Our raptors are ubiquitous but easily confused with one another. In western Pennsylvania, with its thick forests, sloping mountains, and suburban regrowth, we regularly can see sharp-shinned hawks, Cooper’s hawks, red-tailed hawks, broad-winged hawks, and the occasional rough-legged hawk, northern harrier, and northern goshawk. Add in the red-shouldered hawk, and we have some eight species of winged hunters for which to keep our eyes open.
The red-shouldered hawk is a beautiful, if not uncommon, mid-sized raptor of our forests. While walking between the Spring Hollow Trail and the Meadowview Trail at the Audubon Society’s Beechwood Farms in Fox Chapel, one flew by me at shoulder height and glided along so that I got a perfect view. With a wingspan between 18 inches and two feet, the bird’s black and white, banded tail was like a rudder, allowing it to twist and turn through the trees. Because it was low, I could see the rufous shoulders from which it gets its name. Its rufous chest and checkerboard wings were a blur.
The memory of that bird is especially fixed in my mind, as Beechwood had, at the time, a non-releasable, rehabbed bird of the same species that could be studied at a respectful distance. For a second, I thought that captive bird might have recovered and escaped, but not so. This was a wild cousin, one that graced the woods with its intense, quiet vigilance. Red-shouldered hawks hunt rodents and squirrels, reptiles and amphibians. They might snatch a bite near a pond or from the forest floor or nab a bird that has gotten lazy at a feeder. They use powered flight as well as soar and circle.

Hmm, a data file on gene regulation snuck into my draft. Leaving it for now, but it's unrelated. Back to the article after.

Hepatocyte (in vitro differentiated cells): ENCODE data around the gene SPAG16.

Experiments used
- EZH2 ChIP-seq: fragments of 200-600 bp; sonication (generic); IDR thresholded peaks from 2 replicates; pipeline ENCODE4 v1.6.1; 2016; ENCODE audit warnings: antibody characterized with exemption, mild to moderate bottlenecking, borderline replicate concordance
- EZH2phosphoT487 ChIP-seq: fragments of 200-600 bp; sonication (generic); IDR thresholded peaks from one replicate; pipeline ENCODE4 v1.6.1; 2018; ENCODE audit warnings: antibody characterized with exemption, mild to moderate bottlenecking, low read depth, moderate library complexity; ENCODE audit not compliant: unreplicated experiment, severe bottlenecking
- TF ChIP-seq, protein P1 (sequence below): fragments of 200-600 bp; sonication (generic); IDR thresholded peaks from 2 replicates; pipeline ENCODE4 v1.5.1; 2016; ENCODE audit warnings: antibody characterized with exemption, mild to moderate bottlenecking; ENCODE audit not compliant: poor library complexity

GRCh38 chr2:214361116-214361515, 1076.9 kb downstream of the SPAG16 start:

In Pennsylvania, this species’ numbers have increased, a boon to their overall population, which has likewise seen slight upticks. They prefer bottomland forests or wet, woody valleys and pick deciduous trees to build nests, which they often use in future years as the species shows affinity to its nesting territories. Breeding surveys show concentrations in the northwest and central regions of the commonwealth, though red-shouldereds nest each spring and summer throughout the state. They build stick nests and lay three-to-five white or blueish eggs, mottled with brown. Young grow quickly, going from nearly featherless to white fluff balls to free flying adolescents in a matter of six or seven weeks (the envy of many a human parent). By fall, red-shouldered hawks head to the mid-Atlantic and southern United States, even as far as Mexico, to enjoy milder climes.
Fall is a season of migration, so it’s worth the effort to trek to some of the hawk watches that make Pennsylvania so renowned among birders. If Hawk Mountain is too far, try the Allegheny Front Hawk Watch, where experienced birders will happily share their knowledge as the skies are dotted with traveling raptors. Or perhaps a walk at Audubon’s Beechwood Farms will bring this stunning hunter into view.
Email your avian encounters, photos, or questions to PQonthewing@gmail.com.